How Workers’ Compensation in Illinois Works
People employed in Illinois who are injured while on the job or suffer a job-related illness should know the facts about workers’ compensation.
A single accident on the job, repeated motions necessary to perform a job and ongoing exposure to harmful substances are just some of the things that render some Illinois residents unable to work, at least for some period of time.
When these situations arise, employees need and deserve help including financial assistance when they are unable to perform their jobs and earn their standard wages or salaries. Workers' compensation is the program via which many people can receive such benefits.
Types of Benefits Available
According to the Illinois Workers' Compensation Commission, the program pays out six primary types of benefits to eligible workers. These include the following:
Death benefits if a job-related fatality occurs are paid to qualifying survivors.
Vocational rehabilitation can be paid to employees undergoing training for new jobs due to a work-related injury or illness.
Permanent total disability benefits can be received by people who become completely disabled for life and are unable to work again.
Permanent partial disability benefits are paid to people who suffer lifelong disabilities but who are still able to work in some capacity.
Temporary total disability benefits are payable to employees who are unable to work for a certain period of time due to a job-related accident or illness.
Temporary partial disability benefits can be paid to people who are able to return to work but in a capacity that earns less than their prior capacity.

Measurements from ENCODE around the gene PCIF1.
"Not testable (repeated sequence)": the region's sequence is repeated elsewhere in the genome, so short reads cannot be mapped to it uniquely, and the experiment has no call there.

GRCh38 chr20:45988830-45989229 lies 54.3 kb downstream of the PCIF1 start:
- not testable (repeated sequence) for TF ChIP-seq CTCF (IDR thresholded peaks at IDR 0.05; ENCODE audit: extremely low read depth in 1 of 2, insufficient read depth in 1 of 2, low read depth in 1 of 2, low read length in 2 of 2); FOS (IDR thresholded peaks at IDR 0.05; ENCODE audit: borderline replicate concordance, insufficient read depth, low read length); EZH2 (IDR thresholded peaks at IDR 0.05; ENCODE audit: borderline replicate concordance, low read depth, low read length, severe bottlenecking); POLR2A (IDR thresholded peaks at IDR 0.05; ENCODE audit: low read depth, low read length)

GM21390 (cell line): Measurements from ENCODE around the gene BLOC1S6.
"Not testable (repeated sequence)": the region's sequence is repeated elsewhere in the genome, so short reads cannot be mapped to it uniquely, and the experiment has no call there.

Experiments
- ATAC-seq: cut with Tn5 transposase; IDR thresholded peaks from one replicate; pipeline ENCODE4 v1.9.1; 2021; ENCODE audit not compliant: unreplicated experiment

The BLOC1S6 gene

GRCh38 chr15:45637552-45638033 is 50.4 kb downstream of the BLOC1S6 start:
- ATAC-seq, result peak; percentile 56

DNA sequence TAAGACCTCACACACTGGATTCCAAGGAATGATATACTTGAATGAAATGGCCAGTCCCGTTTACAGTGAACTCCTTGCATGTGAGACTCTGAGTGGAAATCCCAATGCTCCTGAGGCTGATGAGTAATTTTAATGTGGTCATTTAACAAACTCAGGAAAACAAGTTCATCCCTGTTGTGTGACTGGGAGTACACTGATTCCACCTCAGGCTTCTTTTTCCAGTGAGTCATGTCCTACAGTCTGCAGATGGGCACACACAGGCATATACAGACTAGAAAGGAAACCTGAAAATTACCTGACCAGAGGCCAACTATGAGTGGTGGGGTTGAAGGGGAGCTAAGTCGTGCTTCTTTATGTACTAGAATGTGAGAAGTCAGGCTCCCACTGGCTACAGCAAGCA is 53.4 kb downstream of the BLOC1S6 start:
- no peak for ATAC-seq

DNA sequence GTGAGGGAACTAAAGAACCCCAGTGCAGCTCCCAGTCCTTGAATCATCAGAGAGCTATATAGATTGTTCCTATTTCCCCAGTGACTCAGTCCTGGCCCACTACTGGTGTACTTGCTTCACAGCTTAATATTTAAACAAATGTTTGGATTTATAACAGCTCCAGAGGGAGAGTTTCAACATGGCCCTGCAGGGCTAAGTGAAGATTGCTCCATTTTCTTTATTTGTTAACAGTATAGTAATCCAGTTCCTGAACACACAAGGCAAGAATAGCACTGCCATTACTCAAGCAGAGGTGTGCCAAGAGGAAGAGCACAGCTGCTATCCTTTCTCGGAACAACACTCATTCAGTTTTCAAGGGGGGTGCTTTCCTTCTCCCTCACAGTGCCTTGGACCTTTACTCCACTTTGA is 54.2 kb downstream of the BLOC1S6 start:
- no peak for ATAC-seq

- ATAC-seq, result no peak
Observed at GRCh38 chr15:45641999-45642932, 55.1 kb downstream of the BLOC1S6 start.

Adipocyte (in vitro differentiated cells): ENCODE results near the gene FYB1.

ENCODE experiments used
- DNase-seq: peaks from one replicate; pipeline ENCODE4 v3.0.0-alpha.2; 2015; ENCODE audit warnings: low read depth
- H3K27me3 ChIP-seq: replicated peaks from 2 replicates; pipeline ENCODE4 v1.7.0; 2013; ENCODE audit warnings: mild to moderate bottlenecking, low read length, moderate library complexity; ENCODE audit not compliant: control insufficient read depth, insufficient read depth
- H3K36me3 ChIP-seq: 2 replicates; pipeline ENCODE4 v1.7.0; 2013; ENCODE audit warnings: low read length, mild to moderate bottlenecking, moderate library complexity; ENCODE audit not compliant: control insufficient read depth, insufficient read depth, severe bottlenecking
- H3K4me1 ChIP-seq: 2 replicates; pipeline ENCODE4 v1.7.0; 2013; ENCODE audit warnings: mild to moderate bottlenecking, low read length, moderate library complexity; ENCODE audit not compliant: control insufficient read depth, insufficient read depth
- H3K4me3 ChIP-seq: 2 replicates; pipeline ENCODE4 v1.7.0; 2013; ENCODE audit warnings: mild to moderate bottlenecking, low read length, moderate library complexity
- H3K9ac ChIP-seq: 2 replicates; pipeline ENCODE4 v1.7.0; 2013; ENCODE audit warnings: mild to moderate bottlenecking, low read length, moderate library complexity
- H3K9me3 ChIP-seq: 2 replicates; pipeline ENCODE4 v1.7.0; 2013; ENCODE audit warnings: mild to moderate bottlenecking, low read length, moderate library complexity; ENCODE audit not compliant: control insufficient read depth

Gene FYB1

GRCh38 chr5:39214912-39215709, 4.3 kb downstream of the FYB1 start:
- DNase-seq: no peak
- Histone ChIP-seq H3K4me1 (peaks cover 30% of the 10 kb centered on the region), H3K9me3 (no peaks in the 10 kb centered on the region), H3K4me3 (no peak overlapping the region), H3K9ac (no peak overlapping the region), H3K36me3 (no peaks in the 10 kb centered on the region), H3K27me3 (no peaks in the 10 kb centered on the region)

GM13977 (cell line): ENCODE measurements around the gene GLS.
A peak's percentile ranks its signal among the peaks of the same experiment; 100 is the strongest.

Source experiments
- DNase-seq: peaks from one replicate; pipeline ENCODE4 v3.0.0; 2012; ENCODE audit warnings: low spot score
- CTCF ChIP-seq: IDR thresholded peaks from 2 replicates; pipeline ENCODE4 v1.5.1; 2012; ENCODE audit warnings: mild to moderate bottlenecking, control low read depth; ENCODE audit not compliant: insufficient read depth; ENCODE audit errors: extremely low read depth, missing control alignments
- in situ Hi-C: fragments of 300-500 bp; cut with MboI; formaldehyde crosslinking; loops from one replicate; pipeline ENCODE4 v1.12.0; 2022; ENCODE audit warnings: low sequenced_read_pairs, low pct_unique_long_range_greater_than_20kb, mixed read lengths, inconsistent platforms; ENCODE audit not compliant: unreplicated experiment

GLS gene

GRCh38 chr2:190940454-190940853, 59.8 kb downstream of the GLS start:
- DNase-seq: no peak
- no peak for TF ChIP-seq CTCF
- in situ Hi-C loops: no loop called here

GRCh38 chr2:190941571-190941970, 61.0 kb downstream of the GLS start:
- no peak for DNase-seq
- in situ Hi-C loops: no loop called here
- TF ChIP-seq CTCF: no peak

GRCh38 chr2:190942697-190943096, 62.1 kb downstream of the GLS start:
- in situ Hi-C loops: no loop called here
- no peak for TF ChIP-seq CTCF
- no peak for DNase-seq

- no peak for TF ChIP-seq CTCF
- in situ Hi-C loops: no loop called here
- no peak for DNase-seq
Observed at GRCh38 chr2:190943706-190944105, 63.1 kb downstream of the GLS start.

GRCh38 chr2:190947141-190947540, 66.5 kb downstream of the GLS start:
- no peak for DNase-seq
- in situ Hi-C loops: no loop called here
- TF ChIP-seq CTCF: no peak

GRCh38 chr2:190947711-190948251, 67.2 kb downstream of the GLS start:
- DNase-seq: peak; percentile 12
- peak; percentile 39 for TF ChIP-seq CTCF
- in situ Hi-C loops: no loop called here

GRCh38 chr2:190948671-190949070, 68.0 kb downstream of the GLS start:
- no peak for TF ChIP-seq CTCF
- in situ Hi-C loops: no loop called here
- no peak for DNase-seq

Social Security notes that temporary total benefits will last for the duration of a disability or until a person returns to work. Temporary partial benefits will compensate for two-thirds of the difference in earnings between original jobs and temporary positions. Permanent total disability can be received for life and is the only benefit type that can be adjusted due to cost of living increases.
Permanent partial benefits include four different classifications and the amount paid for each varies and may even include lump-sum distributions. The Illinois State Bar Association explains that a determination of disability is made in part based upon the American Medical Association's definition of disability. However, the workers' compensation program can take into consideration other factors as well. Things like a person's age, job function and even future earning ability may all go into such a decision.
Filing for Workers' Compensation
When an Illinois employee needs to file a claim for workers' compensation, talking to an attorney can be useful. The processes involved are detailed and making sure everything is properly documented is important.